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Lobster pot pie Vue 1913
Lobster pot pie at Vue 1913 in Asheville, hot out of the oven, and served

Chefs get creative with summertime lobster dishes

Variations on classics abound on menus

No matter how much diners love lobster rolls, even this favorite summertime seafood sandwich can become predictable, and, well, tired after a while.

To combat potential lobster roll fatigue, chefs are finding inventive ways to serve up the popular seafood during peak season.

"At this point lobster rolls feel like a classic, and they are the perfect cooling antidote for our Nashville summer heat,” said Shawney Severns, chef de cuisine at Fin and Pearl in Nashville, Tenn. “A couple of times this season I've made one for our sandwich special and they continue to be very popular."

But with the high price of lobster this season, the Fin and Pearl culinary team has turned to creative ways to make the seafood approachable and affordable for customers.

Among the restaurant’s well-received offerings are a butter-poached lobster and lump crab omelet offered for breakfast, and sides of shells and cheese or whipped potatoes that come with the option to add hot buttered lobster.

The Meatball Shop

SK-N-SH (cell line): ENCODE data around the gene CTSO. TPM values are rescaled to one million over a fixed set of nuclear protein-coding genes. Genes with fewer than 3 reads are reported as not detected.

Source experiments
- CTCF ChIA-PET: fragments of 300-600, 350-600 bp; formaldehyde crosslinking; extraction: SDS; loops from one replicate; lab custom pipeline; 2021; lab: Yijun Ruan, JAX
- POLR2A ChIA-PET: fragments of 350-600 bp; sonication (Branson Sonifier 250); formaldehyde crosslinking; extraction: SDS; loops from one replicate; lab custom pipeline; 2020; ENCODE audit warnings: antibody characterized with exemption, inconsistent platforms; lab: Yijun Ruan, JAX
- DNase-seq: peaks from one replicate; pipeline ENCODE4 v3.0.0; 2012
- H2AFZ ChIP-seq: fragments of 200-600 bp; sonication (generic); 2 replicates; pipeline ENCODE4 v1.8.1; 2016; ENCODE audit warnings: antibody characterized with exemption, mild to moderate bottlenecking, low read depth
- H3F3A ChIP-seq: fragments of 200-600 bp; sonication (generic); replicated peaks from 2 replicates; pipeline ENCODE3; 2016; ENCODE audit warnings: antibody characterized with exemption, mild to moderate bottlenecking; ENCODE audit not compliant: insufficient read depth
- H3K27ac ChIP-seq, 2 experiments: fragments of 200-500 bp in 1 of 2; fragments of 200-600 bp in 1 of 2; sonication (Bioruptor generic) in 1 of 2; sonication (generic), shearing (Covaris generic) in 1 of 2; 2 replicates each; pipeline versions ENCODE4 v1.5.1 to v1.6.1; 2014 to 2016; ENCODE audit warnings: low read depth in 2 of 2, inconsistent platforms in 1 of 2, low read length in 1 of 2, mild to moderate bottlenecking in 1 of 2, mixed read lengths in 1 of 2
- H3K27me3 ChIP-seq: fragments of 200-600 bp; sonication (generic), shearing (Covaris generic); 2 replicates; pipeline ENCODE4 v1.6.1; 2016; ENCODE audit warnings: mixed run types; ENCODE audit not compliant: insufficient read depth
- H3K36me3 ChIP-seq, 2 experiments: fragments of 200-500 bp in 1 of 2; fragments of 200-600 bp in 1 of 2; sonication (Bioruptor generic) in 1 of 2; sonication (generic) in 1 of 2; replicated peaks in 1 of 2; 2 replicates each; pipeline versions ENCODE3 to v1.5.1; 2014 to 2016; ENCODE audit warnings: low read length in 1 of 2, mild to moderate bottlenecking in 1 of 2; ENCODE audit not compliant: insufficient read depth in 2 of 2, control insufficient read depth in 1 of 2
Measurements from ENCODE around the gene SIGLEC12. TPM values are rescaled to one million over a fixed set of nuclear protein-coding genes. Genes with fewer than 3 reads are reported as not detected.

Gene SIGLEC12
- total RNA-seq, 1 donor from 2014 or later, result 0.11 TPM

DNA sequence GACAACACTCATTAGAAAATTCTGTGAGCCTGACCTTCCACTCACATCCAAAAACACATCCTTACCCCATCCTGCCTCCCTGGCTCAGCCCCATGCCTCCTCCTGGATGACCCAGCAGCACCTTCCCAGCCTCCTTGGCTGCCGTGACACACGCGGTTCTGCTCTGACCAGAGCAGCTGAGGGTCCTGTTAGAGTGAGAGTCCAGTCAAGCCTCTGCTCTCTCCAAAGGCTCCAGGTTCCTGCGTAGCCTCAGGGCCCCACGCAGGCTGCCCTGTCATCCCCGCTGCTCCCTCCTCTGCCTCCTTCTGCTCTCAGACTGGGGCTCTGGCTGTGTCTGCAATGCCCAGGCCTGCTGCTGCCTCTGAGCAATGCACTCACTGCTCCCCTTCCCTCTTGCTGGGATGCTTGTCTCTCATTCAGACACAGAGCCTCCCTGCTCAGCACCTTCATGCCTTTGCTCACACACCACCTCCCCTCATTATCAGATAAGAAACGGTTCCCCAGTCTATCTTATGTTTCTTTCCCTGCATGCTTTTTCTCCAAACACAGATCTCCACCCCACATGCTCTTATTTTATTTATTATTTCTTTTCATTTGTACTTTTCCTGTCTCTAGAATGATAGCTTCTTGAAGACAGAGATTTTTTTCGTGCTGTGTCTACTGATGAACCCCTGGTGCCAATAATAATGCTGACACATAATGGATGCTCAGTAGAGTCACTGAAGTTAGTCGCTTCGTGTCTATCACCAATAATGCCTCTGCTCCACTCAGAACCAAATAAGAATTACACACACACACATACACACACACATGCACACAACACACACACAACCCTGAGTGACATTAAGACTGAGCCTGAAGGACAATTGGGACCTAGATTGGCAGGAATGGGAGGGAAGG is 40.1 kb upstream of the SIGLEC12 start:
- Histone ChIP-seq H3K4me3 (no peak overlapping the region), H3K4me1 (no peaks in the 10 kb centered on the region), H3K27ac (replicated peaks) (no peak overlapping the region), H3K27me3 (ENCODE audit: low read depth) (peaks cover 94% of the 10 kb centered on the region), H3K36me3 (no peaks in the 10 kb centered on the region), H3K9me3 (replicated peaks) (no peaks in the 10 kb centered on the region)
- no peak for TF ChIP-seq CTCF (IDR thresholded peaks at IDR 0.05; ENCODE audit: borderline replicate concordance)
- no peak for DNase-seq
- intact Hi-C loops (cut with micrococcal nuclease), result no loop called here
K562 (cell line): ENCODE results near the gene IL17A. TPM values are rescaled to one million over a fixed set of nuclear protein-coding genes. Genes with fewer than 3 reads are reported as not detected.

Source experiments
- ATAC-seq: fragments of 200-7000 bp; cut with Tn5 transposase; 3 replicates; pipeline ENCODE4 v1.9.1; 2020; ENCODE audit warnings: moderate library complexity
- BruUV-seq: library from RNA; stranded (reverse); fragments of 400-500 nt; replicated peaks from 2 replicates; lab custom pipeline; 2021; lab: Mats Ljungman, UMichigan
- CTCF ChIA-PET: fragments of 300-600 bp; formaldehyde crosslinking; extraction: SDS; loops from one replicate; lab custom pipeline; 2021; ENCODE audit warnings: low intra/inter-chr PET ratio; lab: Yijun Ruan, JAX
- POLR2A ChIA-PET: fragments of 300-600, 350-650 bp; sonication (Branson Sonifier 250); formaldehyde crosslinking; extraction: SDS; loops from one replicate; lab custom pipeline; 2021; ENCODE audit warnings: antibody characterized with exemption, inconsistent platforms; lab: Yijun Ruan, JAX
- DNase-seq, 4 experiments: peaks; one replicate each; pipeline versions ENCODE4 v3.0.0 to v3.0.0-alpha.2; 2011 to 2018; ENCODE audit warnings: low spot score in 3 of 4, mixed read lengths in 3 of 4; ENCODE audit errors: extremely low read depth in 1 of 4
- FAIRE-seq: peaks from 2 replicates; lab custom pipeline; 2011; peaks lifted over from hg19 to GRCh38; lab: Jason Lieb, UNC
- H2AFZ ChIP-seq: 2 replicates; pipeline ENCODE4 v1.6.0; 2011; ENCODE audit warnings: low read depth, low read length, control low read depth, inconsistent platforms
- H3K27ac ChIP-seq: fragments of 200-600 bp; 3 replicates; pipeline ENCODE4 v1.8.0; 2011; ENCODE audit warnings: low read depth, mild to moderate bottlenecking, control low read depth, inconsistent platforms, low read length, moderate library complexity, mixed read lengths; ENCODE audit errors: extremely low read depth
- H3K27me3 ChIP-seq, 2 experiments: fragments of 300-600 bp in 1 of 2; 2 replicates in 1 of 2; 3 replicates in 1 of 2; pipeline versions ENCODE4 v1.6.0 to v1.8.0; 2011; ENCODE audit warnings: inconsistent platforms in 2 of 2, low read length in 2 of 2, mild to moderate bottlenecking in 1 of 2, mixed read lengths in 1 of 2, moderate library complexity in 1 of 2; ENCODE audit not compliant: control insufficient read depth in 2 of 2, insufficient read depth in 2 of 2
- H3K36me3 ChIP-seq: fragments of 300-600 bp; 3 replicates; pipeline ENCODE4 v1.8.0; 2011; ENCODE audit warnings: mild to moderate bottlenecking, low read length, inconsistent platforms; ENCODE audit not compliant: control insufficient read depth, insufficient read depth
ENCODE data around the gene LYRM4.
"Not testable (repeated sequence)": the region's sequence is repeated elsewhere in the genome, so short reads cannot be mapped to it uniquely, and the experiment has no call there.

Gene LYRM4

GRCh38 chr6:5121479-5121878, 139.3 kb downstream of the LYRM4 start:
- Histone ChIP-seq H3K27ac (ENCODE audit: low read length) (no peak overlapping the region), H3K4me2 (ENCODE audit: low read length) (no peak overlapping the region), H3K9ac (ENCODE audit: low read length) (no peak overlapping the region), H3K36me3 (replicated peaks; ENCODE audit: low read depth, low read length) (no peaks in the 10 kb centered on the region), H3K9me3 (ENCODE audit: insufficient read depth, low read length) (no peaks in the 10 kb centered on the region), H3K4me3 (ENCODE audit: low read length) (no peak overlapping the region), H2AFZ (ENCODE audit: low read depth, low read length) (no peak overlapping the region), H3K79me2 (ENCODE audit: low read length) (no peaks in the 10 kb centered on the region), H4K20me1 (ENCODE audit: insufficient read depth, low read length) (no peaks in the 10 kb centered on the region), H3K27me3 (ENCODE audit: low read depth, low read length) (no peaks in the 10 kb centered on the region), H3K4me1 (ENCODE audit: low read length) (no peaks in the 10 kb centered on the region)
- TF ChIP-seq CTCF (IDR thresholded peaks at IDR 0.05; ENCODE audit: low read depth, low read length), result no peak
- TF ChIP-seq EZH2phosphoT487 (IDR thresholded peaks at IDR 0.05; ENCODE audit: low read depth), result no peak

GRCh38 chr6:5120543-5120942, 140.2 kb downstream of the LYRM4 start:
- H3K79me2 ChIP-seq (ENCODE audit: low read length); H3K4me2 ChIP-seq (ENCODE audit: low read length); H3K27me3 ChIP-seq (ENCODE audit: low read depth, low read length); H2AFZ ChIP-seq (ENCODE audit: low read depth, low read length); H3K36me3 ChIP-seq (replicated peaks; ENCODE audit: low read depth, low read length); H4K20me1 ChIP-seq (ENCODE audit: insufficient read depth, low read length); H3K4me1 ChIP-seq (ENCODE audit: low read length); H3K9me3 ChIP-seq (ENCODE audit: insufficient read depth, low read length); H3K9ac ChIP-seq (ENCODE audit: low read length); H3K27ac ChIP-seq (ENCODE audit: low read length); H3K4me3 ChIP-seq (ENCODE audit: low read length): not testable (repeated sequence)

Lobster Balls at The Meatball Shop in New York City

Meanwhile, other chefs are taking the best of the lobster roll and transforming into a new format. 

At The Meatball Shop in New York, the lobster roll is morphed into a sphere in the chain’s Naked Lobster Balls.

“The idea was simple, make a delicious lobster roll into a ball,” said executive chef Daniel Sharp. “We top it with your choice of sauce. Our current favorite is lemon-butter.”

New England and Southern fare combine in a Lobster Pot Pie at Vue 1913, a brasserie-style seasonal restaurant at the Omni Grove Park Inn in Ashville, N.C. The mashup features a 1.5-pound lobster, brandied cream and vegetables in a giant pot with dough draped over the top. The whole pie is cut open tableside to allow steam to dramatically escape, and then the lobster is served.

“Our Lobster Pot Pie was inspired by the general manager of the Inn, who is a New Englander, and our very southern Louisiana-born Chef,” food and beverage director David May said. “They wanted to find a way to showcase the very best of a lobster roll, while presenting it in a truly southern but elevated style.”

King Tide Dish and Shell

Squid ink Lobster Roll at King Tide Dish and Shell in Portland, Ore.

Chef Lauro Romero of King Tide Fish and Shell in Portland, Ore., gives a traditional Northwest-style lobster roll a subtle refresh with the addition of squid ink to the brioche roll. While the change is mainly for the striking color the ink gives the roll, Romero says it does add a subtle flavor to the bread.

National chains are experimenting with new lobster offerings as well. With its recent menu revamp, Red Lobster has created a number of new offerings, including a petite lobster roll, a mini version of the classic sandwich made with Maine lobster meat served in a toasted, buttered roll; and Southwest-Style Tacos: three tacos filled with lobster meat topped with house-made fire-roasted corn, avocado salsa and jalapeno ranch. 

The chain also offers a popular Lobster and Langostino Pizza, featuring a thin, crispy crust topped with chunks of Maine and langostino lobster, melted mozzarella, fresh tomatoes and sweet basil. 

The Orlando, Fla.-based chain has more than 700 locations worldwide. 

TAGS: Chefs
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